The control of trailing edge separation on highly swept wings using vortex generators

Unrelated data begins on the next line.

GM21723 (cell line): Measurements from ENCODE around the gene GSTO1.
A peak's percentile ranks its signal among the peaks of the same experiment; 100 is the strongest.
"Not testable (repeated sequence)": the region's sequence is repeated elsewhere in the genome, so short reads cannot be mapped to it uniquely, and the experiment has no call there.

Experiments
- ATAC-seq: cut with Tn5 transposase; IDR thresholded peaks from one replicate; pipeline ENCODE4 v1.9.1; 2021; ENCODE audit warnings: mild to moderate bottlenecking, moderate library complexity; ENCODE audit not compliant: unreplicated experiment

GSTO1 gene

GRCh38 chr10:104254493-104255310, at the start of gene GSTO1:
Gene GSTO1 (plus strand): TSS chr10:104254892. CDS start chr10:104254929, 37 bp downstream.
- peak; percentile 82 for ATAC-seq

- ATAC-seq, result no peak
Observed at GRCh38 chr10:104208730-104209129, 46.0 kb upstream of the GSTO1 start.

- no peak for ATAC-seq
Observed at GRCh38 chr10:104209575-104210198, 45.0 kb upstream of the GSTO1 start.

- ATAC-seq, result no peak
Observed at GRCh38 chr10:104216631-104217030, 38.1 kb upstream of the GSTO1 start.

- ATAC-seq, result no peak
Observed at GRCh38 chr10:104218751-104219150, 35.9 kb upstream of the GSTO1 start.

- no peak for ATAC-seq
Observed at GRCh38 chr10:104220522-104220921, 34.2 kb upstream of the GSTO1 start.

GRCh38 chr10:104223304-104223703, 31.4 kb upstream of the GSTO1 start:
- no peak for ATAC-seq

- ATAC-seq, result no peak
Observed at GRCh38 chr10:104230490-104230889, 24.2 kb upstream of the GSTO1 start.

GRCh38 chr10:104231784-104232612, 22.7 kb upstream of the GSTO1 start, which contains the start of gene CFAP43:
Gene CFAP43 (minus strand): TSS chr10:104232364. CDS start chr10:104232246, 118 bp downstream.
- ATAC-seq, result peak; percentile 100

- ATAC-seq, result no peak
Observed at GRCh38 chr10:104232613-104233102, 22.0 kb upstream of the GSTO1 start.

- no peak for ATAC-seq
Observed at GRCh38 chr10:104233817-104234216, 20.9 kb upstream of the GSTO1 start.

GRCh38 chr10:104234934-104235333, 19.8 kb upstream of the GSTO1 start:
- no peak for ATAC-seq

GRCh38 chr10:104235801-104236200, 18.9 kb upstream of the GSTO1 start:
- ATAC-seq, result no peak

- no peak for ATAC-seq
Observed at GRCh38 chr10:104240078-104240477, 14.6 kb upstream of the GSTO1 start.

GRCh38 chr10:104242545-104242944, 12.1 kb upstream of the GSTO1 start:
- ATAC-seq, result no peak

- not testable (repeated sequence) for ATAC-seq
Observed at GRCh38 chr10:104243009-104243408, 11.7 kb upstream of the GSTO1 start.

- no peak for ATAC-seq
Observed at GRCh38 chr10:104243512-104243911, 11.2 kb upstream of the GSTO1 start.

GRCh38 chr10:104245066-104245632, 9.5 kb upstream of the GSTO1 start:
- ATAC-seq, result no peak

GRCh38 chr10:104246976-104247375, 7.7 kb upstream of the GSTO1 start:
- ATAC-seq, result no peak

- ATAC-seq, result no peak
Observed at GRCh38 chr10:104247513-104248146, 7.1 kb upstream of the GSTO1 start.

The results from a series of low speed wind tunnel tests on two half model highly swept wings (a symmetrical aerofoil section and a highly cambered aerofail section) are presented in order to examine the trailing edge flow separation mechanism and its development with wing sweep between 30' and 60'. The tests involved surface oil flow visualisation, smoke flow visualisation, surface static pressure and force balance measurements at streamwise chord Reynolds numbers from 1.5 x 105 to 5.2 x 106 and Mach number from 0.09 to 0.17. These results are used to assess two viscous-inviscid interaction CFD methods (BVGK and VFP) and two boundary layer methods (TAPERBL and WAKELAG) used to predict the flow over the highly cambered wing. A parametric study using cropped delta vane vortex generators in a co-rotating array was conducted on the 40' swept wing to investigate the effect of vane chordwise position, vane orientation, vane height relative to the boundary layer thickness and vane spacing on the prevention of the trailing edge separation. The performance of these flow control devices is assessed in terms of changes in; the wing surface flowfield, lift curve slope and the lift-dependant drag factor. In addition comparisons are made between the clean wing and flow control wing measured pressure distributions. The results and analysis show that the performance of the vortex generators is improved when the height of the vortex generator is approximately equal to that of the local boundary layer thickness and when the vane angular deflection to the local upstream flow direction is between 14' and 21'. The performance is also seen to depend on the vanes position ahead of separation and on the adverse pressure gradient to be restored and may also depend on a vane spacing made non-dimensional on the wing normal chord rather than the vane height. Similar performance improvements are observed with the wing swept to 50' using the positioning guidelines from this optimisation study. The performance of concave slats, canted cropped delta vanes, 'bent'wires and sub-boundary layer wires as vortex generating devices are seen to be not as effective as upright cropped delta vane vortex generators. To assist in the interpretation of the parametric vortex generator study a low speed wind tunnel technique is developed using shear stress sensitive liquid crystals to investigate the downstream development of vortices from cropped delta vane vortex generators. The results show that -- i) submerged vortices have less influence on the surface flow with downstream distance than vortices closer to the edge of the boundary layer, and ii) the primary increase in skin ffiction arises in the flow adjacent to the upflow side of the vortex. This area increases with vortex size. The results from this research programme are finally shown to be applicable in two market areas. The first is as a performance improvement on current highly swept winged military aircraft and the second is as flight controls on future aircraft from making the vortex generating devices active. The possible customers in these two areas are identified and marketing strategies developed for each case.